Multiplication theorem
The Bessel functions obey a multiplication theorem
where λ and ν may be taken as arbitrary complex numbers. A similar form may be given for Y_{ν}(z) and etc.^{[32]} ^{[33]}
Bourget's hypothesis
Bessel himself originally proved that for nonnegative integers n, the equation J_{n}(x) = 0 has an infinite number of solutions in x.^{[34]} When the functions J_{n}(x) are plotted on the same graph, though, none of the zeros seem to coincide for different values of n except for the zero at x = 0. This phenomenon is known as Bourget's hypothesis after the nineteenth century French mathematician who studied Bessel functions. Specifically it states that for any integers n ≥ 0 and m ≥ 1, the functions J_{n}(x) and J_{n+m}(x) have no common zeros other than the one at x = 0. The theorem was proved by Siegel in 1929.^{[35]}
Selected identities
^{[36]}
See also
 Bessel–Clifford function
 Bessel polynomials
 Propagator
 Fourier–Bessel series
 Hahn–Exton qBessel function
 Jackson qBessel function
 Struve function
 Kelvin functions
 Lommel functions
 Lommel polynomial
 Neumann polynomial
 Vibrations of a circular drum
 Wright generalized Bessel function
Notes
 ^ Abramowitz and Stegun, p. 360, 9.1.10.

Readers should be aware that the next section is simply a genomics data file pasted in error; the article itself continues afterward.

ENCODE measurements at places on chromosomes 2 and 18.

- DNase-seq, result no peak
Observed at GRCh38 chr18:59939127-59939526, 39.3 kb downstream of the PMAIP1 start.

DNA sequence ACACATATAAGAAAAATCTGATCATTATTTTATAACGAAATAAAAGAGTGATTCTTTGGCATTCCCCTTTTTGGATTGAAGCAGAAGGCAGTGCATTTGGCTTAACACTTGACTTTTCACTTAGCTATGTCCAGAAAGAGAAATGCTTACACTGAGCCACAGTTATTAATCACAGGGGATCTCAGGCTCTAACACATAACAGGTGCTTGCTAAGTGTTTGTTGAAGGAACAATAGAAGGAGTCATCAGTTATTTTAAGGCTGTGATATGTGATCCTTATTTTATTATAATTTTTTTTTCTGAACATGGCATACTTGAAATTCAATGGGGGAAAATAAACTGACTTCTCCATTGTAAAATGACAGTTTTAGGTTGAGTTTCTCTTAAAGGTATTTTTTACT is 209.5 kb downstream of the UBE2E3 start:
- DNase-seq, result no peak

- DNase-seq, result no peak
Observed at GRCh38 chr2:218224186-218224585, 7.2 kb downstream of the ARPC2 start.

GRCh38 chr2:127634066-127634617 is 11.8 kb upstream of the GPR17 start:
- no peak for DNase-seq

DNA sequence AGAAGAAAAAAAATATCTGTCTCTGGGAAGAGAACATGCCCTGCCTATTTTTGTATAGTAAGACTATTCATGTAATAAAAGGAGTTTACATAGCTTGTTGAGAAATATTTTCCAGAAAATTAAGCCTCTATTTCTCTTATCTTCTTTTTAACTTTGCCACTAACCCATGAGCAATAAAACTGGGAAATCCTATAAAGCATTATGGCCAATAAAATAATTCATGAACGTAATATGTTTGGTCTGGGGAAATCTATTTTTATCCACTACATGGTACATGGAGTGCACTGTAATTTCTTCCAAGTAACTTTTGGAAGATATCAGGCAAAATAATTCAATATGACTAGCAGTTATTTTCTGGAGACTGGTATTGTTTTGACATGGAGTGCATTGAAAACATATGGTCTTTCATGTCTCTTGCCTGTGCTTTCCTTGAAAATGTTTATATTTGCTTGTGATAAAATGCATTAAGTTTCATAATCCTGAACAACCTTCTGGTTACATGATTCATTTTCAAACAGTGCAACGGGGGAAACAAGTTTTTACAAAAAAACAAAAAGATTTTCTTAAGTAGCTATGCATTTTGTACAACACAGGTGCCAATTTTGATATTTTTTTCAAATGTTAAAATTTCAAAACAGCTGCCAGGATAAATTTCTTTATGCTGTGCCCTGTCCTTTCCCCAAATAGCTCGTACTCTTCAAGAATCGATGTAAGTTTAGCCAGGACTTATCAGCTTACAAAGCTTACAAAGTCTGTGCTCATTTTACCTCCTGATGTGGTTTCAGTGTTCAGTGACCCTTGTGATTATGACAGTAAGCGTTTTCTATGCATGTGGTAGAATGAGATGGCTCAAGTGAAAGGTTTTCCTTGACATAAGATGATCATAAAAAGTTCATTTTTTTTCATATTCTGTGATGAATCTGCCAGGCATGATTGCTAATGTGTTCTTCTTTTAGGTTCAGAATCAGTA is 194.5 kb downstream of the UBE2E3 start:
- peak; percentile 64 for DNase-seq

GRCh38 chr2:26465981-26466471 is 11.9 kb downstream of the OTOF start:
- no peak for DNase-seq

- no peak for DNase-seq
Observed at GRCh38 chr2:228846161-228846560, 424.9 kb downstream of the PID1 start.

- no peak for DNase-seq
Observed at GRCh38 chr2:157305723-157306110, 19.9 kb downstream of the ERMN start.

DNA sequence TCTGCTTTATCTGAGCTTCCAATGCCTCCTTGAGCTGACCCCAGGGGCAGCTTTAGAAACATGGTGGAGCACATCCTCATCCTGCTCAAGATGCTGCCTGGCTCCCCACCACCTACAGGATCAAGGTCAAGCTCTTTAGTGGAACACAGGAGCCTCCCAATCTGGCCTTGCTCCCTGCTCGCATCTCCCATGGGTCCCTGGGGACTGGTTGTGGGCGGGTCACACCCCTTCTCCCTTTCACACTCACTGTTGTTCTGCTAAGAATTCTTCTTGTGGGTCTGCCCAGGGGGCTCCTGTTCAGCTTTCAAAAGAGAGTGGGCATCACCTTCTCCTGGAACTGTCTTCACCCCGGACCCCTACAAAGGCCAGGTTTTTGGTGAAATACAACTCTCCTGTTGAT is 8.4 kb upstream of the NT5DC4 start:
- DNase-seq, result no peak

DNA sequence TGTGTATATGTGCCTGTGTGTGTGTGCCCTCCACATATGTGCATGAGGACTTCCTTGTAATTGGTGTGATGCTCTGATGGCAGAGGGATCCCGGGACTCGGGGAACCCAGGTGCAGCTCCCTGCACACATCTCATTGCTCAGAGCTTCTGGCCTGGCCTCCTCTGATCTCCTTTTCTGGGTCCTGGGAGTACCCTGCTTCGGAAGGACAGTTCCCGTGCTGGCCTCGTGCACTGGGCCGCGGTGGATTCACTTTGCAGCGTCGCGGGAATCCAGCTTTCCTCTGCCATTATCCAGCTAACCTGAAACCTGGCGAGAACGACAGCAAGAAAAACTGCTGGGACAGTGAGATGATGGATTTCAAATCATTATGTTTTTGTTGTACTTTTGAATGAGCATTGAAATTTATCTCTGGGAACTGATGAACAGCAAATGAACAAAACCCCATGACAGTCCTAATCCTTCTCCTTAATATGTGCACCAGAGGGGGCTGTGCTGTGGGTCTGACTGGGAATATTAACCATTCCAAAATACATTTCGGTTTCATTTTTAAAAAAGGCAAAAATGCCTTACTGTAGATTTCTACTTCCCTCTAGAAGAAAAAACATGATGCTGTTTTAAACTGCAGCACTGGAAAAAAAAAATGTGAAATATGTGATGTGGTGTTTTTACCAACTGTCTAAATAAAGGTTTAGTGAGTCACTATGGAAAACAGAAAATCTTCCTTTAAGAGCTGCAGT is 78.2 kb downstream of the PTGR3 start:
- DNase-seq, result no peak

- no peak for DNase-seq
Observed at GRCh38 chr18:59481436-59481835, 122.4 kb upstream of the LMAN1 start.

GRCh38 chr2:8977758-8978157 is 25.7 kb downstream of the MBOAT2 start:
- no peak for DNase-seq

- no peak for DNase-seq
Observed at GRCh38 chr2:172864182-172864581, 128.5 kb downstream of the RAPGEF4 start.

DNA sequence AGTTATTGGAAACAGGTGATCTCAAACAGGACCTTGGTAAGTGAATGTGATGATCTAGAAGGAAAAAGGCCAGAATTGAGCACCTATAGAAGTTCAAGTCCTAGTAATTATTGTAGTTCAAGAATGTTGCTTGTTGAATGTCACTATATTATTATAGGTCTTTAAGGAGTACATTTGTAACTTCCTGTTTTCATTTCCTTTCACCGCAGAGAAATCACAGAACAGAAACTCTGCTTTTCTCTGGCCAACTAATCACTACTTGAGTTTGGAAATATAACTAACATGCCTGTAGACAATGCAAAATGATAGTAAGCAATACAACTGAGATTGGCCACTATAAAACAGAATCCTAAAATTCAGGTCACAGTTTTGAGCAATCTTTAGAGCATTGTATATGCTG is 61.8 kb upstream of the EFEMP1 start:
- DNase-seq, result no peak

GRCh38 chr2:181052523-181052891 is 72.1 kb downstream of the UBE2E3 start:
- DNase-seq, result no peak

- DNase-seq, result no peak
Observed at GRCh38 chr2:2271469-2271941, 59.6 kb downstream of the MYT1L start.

^ Abramowitz and Stegun, p. 358, 9.1.5.
 ^ Watson, p. 176
 ^ http://www.math.ohiostate.edu/~gerlach/math/BVtypset/node122.html
 ^ http://www.nbi.dk/~polesen/borel/node15.html
 ^ Arfken & Weber, exercise 11.1.17.
 ^ Szegö, G. Orthogonal Polynomials, 4th ed. Providence, RI: Amer. Math. Soc., 1975.
 ^ Watson, p. 178.
 ^ Abramowitz and Stegun, p. 358, 9.1.3, 9.1.4.
 ^ Abramowitz and Stegun, p. 358, 9.1.6.
 ^ Abramowitz and Stegun, p. 360, 9.1.25.
 ^ Watson, p. 178
 ^ Abramowitz and Stegun, p. 375, 9.6.2, 9.6.10, 9.6.11.
 ^ Abramowitz and Stegun, p. 374, 9.6.1.
 ^ Watson, p. 181.
 ^ M.Kh.Khokonov. Cascade Processes of Energy Loss by Emission of Hard Photons, JETP, V.99, No.4, pp. 690707 (2004). Derived from formulas sourced to I. S. Gradshteĭn and I. M. Ryzhik, Table of Integrals, Series, and Products (Fizmatgiz, Moscow, 1963; Academic, New York, 1980).